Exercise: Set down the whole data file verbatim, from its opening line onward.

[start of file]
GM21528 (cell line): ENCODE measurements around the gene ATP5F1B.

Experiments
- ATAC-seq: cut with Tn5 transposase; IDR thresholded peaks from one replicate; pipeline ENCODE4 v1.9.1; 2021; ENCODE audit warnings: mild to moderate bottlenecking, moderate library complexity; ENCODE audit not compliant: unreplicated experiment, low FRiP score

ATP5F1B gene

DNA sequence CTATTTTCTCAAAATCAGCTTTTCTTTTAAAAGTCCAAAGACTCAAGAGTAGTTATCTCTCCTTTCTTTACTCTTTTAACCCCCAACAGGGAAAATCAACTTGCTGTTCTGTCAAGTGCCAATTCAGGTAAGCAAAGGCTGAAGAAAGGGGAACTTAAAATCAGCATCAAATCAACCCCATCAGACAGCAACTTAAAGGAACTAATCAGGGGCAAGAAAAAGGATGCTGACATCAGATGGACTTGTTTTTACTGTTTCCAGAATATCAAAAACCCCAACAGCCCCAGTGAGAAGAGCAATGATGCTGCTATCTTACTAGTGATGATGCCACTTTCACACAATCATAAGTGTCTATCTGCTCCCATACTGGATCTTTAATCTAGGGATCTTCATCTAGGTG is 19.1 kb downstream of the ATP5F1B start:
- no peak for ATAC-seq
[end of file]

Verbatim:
GM21528 (cell line): ENCODE measurements around the gene ATP5F1B.

Experiments
- ATAC-seq: cut with Tn5 transposase; IDR thresholded peaks from one replicate; pipeline ENCODE4 v1.9.1; 2021; ENCODE audit warnings: mild to moderate bottlenecking, moderate library complexity; ENCODE audit not compliant: unreplicated experiment, low FRiP score

ATP5F1B gene

DNA sequence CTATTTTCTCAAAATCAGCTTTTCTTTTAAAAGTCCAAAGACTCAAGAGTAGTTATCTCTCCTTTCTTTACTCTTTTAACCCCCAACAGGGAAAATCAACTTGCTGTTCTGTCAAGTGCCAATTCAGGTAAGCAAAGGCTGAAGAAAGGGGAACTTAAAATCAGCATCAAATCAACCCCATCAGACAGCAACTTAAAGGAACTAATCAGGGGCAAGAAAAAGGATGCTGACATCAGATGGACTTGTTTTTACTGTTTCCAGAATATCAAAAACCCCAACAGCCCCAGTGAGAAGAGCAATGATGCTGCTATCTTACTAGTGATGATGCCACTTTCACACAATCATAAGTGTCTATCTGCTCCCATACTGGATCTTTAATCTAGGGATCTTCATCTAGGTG is 19.1 kb downstream of the ATP5F1B start:
- no peak for ATAC-seq